*Ignore the Citation: You could just ignore it and hope it goes away.  This is NOT recommended as the law enforcement will eventually catch up with you and suspend your license and fines will be increased with penalties.


What about the citation received during an inspection where the officer writing the citation is judge, jury and executioner? 


In that situation you can do a DataQ Challenge, but you will need to provide all the documentation you can as well as present your case.  Know the regulations as this will help you determine if you have a chance in fighting the violation.  Whenever possible cite regulation to substantiate your position..  If you can convince the officer he made a mistake, then he will remove or reduce the citation and the points on your CSA.


There is a driver shortage out there right now; however a lot of that shortage is caused because carriers refuse to hire drivers with too many points on the CDL or CSA.  You should do a DataQ Challenge on any inspection you receive where the officer puts points on your CSA that you are in disagreement with.


Go to:


Always follow the law and be a safe driver, but if the time comes when you do receive a citation, be smart about the steps you take afterward and it could save you money and your career.


An Emergency Vehicle is approaching



Pull to the nearest edge of the roadway and come to a complete stop until all emergency vehicles have passed.


Be alert to the approach of more than one emergency vehicle.  Be sure to check your rearview mirror before pulling back on the travel lane.


Keep the volume of your radio to a level that will not interfere with your ability to hear approaching emergency vehicles.


Use your turn signal when pulling off the road.  This sends a message to the emergency vehicle operator that you are aware of his presence.



Block any intersection.  Blocking intersections, even when attempting to yield to an emergency vehicle is dangerous.


Follow an emergency vehicle responding to an emergency closer than 500 feet.  It's against the law!


Stop on a bridge, curve or crest of a hill, instead, activate your turn signal and proceed forward until you can safely pull over and come to a complete stop.

Slam on you brakes or stop directly in front of an emergency vehicle.  Large trucks require more stopping distance than a passenger car.  Stopping abruptly in front of any large vehicle can have deadly consequences

Roadcheck America is coming June 3-5, 2014.... Driving the Point Home!

Roadcheck is the largest targeted enforcement program on commercial vehicles in the world, with approximately 14 trucks or buses being inspected, on average, every minute from Canada to Mexico during a 72-hour period in early June.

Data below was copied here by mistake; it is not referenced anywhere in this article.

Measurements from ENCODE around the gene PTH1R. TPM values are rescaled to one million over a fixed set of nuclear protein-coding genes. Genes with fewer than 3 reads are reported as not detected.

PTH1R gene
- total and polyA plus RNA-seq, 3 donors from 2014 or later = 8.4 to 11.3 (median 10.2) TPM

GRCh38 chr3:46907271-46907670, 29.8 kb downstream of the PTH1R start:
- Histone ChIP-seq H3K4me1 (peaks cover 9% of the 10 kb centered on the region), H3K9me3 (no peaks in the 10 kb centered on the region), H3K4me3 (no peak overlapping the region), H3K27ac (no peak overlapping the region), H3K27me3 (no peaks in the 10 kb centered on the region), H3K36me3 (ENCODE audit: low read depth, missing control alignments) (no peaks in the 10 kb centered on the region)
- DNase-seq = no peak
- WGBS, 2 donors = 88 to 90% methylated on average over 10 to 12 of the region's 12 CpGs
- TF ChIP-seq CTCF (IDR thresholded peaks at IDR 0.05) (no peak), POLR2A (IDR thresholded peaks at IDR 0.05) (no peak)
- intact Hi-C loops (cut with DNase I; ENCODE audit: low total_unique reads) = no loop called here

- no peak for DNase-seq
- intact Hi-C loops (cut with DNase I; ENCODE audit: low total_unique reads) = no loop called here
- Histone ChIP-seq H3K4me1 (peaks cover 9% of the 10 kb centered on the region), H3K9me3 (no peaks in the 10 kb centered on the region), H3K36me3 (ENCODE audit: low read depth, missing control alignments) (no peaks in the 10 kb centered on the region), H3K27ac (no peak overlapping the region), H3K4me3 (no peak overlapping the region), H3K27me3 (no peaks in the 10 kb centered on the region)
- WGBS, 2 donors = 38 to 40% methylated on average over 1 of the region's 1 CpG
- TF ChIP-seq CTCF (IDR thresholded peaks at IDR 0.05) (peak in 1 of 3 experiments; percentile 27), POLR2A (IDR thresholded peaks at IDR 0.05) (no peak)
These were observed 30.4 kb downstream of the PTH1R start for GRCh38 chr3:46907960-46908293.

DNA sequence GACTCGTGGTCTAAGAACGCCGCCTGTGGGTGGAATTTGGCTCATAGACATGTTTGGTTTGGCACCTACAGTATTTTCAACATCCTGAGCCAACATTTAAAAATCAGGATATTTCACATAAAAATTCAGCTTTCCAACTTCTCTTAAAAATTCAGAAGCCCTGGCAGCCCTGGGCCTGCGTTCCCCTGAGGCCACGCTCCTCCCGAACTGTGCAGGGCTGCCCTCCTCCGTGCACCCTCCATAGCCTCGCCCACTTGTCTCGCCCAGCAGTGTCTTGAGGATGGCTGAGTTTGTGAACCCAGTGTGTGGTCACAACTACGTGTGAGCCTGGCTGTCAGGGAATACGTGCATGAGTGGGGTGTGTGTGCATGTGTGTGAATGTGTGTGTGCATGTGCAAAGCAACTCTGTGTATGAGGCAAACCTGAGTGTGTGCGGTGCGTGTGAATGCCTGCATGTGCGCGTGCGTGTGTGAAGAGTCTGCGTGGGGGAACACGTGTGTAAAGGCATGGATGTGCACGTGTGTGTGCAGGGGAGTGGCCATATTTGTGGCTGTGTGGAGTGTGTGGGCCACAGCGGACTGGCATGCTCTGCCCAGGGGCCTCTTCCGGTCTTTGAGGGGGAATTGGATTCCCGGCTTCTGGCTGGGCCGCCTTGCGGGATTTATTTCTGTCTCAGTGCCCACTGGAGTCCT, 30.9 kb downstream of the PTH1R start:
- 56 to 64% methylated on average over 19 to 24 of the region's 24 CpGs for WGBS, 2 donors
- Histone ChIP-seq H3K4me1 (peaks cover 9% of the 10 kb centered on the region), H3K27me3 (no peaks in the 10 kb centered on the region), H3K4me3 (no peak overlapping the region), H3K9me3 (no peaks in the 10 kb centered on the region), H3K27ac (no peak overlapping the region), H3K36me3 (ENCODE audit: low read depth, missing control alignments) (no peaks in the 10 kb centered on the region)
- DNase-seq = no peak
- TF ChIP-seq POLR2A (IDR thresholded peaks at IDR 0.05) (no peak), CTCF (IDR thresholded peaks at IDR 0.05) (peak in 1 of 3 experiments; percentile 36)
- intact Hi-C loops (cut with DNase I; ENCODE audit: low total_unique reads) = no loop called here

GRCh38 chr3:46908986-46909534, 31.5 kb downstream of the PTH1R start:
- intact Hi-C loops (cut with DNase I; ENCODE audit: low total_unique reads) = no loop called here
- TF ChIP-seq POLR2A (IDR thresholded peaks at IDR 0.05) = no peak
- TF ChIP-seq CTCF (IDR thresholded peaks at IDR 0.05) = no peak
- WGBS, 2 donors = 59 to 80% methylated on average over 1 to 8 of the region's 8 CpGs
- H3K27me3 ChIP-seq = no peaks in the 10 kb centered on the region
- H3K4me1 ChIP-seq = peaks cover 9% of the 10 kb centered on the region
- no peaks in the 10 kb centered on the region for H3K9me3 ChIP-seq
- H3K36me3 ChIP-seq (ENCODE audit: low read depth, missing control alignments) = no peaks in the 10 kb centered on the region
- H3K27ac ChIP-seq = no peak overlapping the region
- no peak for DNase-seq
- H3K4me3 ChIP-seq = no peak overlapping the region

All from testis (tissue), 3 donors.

March 28, 2014
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Registration is Now Open Online for the 2014 Idealease/NPTC Safety Seminars  
Idealease, its affiliates and the National Private Truck Council (NPTC) will again be hosting safety seminars in 2014. The one-day seminars will focus on basic safety and compliance, regulation changes and CSA. The seminars will be available to all Idealease customers, potential customers and NPTC members at no charge. The seminar provides important information applicable for both the novice and experienced transportation professionals.

To view the schedule and register for an upcoming seminar in 2014 click on the following link:

Safety Seminar Schedule: 
1-Apr: Charlottesville, VA
2-Apr: Baltimore, MD
3-Apr: Landover, MD
8-Apr: Cleveland, OH
9-Apr: Dayton, OH
10-Apr: Lexington, KY
16-Apr: Philadelphia, PA
16-Apr: Lodi, CA
17-Apr: San Leandro, CA
17-Apr: Newburgh, NY
22-Apr: Wausau, WI
23-Apr: Dubuque, IA
23-Apr: Weirton, WV
24-Apr: Milwaukee, WI
24-Apr: Butler, PA
29-Apr: Harrisburg, PA
30-Apr: Greensboro, NC
1-May: Erie, PA
1-May: Columbia, SC
6-May: Toronto, Ontario
6-May: Everett, WA
8-May: Denver, CO
8-May: Edmonton, AB
13-May: South Bend, IN
14-May: Chicago, IL
15-May: Springfield, IL

The Idealease Safety Bulletin is provided for Idealease affiliates and their customers and is not to be construed as a complete or exhaustive source of compliance or safety information. The Idealease Safety Bulletin is advisory in nature and does not warrant, guarantee, or otherwise certify compliance with laws, regulations, requirements, or guidelines of any local, state, or Federal agency and/or governing body, or industry standards.